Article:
Thursday, December 8, 2016

What Are the Important Stories? | How We Fight (Part 2)

There is an endless discussion within many progressive communities regarding how to define the movement. Does the term "diverse" effectively ghettoize authors and stories by otherizing their writing? Should we specifically refer to "people of color", or does that hearken to outdated and offensive terms? Should "queer" romance be labeled as such, or does the use of the label effectively mark it as different from "regular" romances? What demands notice? Is discussing one marginalized group effectively a means to ignore another marginalized group?

These are arguments I usually find to be pointless. Not because they don't highlight important movements, but because there are no simple answers. If we only focus on the label question for a moment, different people just have different personal preferences. To use a fairly common example, the term "queer" is slur for some, while a reclaimed and proud label for others. Neither is wrong, of course. The same can be applied to questions of diversity or marginalized groups. Some writers might feel that being labeled as "diverse" is highly offensive, and places them within a box that explicitly separates them from the "normal" straight, white male standard. Others feel that this is an important way to highlight their works and help guide readers to read more broadly. There is no simple answer.

This ties into the question at the heart of today's post: What are the important stories? What does it even mean to seek out "diverse" works, or books by "marginalized" writers? Is it a simple question of authorship, or is there meaning to the content of the work? How do we identify those stories which will broaden our horizons?

This question is further complicated by the fact that "importance" is relative. As I mentioned in the previous post (Why Stories Are Important), there are two factors to the power stories might have. They can either serve as a form of representation - either for a person who wishes to see themselves belonging in a certain role or for someone outside that group in recognizing the legitimacy of belonging - or as a form of normalization. Each of these factors is inherently dependent on the context of the person engaging with the story.

It's important to recognize that context changes. Chinese literature, for example, is not "diverse" by Chinese standards. However, Chinese literature in translation is extremely rare in English (and rarer still in other languages!), giving it a different cultural context for non-Chinese readers. Though the stories themselves may range in subject matter and culture-specific representation, they both normalize Chinese culture for foreign readers and represent one slice of life. (The problem, I should note, begins with the fact that single stories can never be representative. See Chimamanda Ngozi Adichie's TED Talk about "The Danger of a Single Story".)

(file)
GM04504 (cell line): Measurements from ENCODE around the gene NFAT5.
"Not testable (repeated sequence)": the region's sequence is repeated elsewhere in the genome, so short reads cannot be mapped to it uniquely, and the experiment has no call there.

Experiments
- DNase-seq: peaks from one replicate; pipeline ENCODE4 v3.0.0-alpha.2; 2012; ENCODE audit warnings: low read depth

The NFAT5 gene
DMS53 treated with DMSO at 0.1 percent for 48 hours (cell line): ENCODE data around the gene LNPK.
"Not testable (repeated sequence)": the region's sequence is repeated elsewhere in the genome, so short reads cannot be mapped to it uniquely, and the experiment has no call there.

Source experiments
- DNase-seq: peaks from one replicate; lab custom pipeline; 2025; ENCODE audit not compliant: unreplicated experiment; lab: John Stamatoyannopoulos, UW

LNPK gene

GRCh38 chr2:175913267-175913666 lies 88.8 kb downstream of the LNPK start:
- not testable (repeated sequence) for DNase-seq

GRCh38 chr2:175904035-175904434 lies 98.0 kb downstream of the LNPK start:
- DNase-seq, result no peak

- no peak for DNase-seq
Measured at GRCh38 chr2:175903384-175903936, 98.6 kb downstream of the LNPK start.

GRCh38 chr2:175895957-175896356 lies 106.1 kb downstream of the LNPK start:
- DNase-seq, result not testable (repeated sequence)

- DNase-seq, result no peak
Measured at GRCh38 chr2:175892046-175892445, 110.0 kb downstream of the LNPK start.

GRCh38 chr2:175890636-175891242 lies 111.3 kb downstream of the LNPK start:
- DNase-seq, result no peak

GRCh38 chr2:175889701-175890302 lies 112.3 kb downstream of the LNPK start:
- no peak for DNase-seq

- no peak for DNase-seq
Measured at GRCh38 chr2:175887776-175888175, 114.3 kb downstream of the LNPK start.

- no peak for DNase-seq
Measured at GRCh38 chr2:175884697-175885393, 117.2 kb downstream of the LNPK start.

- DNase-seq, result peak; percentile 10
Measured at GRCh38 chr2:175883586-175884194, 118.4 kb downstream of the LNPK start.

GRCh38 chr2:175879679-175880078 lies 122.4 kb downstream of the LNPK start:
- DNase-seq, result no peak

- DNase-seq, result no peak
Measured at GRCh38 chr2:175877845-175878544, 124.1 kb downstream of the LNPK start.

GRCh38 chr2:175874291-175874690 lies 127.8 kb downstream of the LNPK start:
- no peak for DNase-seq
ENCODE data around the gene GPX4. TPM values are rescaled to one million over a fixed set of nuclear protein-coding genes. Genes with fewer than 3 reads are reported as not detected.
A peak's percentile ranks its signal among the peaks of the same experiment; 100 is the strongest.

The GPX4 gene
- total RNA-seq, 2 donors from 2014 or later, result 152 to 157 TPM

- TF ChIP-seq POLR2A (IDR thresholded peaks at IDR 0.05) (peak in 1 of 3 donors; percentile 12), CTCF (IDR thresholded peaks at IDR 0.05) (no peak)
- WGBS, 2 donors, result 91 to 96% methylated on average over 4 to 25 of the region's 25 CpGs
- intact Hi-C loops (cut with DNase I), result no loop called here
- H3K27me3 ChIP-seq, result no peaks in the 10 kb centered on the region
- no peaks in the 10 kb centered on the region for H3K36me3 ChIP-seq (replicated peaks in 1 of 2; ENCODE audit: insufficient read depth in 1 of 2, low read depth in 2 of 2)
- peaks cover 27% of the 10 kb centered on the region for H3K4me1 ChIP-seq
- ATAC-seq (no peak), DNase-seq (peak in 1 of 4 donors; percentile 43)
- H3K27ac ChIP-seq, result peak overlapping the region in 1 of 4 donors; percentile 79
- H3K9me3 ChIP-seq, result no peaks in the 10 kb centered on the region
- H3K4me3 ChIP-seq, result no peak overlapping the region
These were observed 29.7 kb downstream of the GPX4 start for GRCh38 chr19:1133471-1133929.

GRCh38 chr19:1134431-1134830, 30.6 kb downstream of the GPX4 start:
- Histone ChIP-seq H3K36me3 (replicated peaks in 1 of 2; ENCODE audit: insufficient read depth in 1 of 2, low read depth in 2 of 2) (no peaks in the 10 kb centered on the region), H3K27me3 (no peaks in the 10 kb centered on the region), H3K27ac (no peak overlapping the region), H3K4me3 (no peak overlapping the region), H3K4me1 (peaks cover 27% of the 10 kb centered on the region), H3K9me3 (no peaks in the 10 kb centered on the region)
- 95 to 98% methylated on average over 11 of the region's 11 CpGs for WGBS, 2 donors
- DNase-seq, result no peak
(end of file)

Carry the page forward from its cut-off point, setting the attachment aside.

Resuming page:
Even within Anglo-American stories, the range may change according to where you come from. Small town readers can encounter the swell of different people they may never meet in their day-to-day lives. City readers can encounter the intimacy and individualism bound up in rural communities. Wealthy readers can learn about the struggles of working class life. Majority readers can learn about the difficulties in growing up in a minority or otherwise oppressed group. Everyone can learn about other cultures from around the world.

Important stories are not necessarily created equal, however. Privilege is a tricky Venn diagram to navigate, in which you may belong to a marginalized group in one circle, but be privileged in another. As previously discussed on this blog, intersectionality is critical and must be kept in mind when seeking true diversity/representation of the world as it is. It is also important to remember that belonging to one marginalized group does not automatically make the artist/the art immune from criticism in other fields. (This too is a common argument within the field; do we perhaps judge works by marginalized artists more harshly than those by culturally dominant voices?)

I think it ultimately comes down to a much simpler question: Does this story have the power to introduce you to new ideas, new cultures, or new perspectives?

Not all new ideas are inherently good. Many of the "new" ideas being raised today are far from it. However, almost all new ideas will force you to critically examine their position and unravel their implications. And while that doesn't automatically translate into good, it's at least a step in the right direction and an excellent tool in our fight.